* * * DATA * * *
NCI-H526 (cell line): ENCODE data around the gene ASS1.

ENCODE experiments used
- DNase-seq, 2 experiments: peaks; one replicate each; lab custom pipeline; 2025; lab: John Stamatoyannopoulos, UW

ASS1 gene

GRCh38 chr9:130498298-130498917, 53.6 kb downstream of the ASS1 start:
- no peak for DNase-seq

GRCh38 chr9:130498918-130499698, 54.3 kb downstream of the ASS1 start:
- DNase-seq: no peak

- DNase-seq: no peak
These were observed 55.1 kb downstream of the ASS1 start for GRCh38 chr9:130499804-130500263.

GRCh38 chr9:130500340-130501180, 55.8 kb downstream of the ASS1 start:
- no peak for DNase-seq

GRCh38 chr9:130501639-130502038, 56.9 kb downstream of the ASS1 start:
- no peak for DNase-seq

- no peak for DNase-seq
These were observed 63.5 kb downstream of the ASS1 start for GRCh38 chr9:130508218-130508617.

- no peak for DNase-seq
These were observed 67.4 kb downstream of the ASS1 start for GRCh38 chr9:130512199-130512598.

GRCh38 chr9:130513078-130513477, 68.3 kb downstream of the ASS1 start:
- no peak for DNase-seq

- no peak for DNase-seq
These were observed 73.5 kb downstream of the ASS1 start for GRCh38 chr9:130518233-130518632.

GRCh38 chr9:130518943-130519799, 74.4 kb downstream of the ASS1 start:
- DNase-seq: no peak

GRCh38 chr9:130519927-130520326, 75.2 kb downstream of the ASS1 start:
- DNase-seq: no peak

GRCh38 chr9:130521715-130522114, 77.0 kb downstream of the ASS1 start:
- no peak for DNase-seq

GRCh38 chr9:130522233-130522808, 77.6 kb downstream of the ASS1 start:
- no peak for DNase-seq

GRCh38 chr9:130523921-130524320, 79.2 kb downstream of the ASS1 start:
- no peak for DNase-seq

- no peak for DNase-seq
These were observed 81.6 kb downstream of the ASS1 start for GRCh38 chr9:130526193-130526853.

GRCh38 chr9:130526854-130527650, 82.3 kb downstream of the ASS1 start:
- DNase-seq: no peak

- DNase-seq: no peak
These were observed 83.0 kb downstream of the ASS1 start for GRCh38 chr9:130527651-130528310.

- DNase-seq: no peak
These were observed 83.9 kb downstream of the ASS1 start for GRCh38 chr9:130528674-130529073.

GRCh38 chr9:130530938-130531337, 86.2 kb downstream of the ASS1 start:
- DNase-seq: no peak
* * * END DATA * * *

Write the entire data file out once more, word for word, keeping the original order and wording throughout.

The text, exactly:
NCI-H526 (cell line): ENCODE data around the gene ASS1.

ENCODE experiments used
- DNase-seq, 2 experiments: peaks; one replicate each; lab custom pipeline; 2025; lab: John Stamatoyannopoulos, UW

ASS1 gene

GRCh38 chr9:130498298-130498917, 53.6 kb downstream of the ASS1 start:
- no peak for DNase-seq

GRCh38 chr9:130498918-130499698, 54.3 kb downstream of the ASS1 start:
- DNase-seq: no peak

- DNase-seq: no peak
These were observed 55.1 kb downstream of the ASS1 start for GRCh38 chr9:130499804-130500263.

GRCh38 chr9:130500340-130501180, 55.8 kb downstream of the ASS1 start:
- no peak for DNase-seq

GRCh38 chr9:130501639-130502038, 56.9 kb downstream of the ASS1 start:
- no peak for DNase-seq

- no peak for DNase-seq
These were observed 63.5 kb downstream of the ASS1 start for GRCh38 chr9:130508218-130508617.

- no peak for DNase-seq
These were observed 67.4 kb downstream of the ASS1 start for GRCh38 chr9:130512199-130512598.

GRCh38 chr9:130513078-130513477, 68.3 kb downstream of the ASS1 start:
- no peak for DNase-seq

- no peak for DNase-seq
These were observed 73.5 kb downstream of the ASS1 start for GRCh38 chr9:130518233-130518632.

GRCh38 chr9:130518943-130519799, 74.4 kb downstream of the ASS1 start:
- DNase-seq: no peak

GRCh38 chr9:130519927-130520326, 75.2 kb downstream of the ASS1 start:
- DNase-seq: no peak

GRCh38 chr9:130521715-130522114, 77.0 kb downstream of the ASS1 start:
- no peak for DNase-seq

GRCh38 chr9:130522233-130522808, 77.6 kb downstream of the ASS1 start:
- no peak for DNase-seq

GRCh38 chr9:130523921-130524320, 79.2 kb downstream of the ASS1 start:
- no peak for DNase-seq

- no peak for DNase-seq
These were observed 81.6 kb downstream of the ASS1 start for GRCh38 chr9:130526193-130526853.

GRCh38 chr9:130526854-130527650, 82.3 kb downstream of the ASS1 start:
- DNase-seq: no peak

- DNase-seq: no peak
These were observed 83.0 kb downstream of the ASS1 start for GRCh38 chr9:130527651-130528310.

- DNase-seq: no peak
These were observed 83.9 kb downstream of the ASS1 start for GRCh38 chr9:130528674-130529073.

GRCh38 chr9:130530938-130531337, 86.2 kb downstream of the ASS1 start:
- DNase-seq: no peak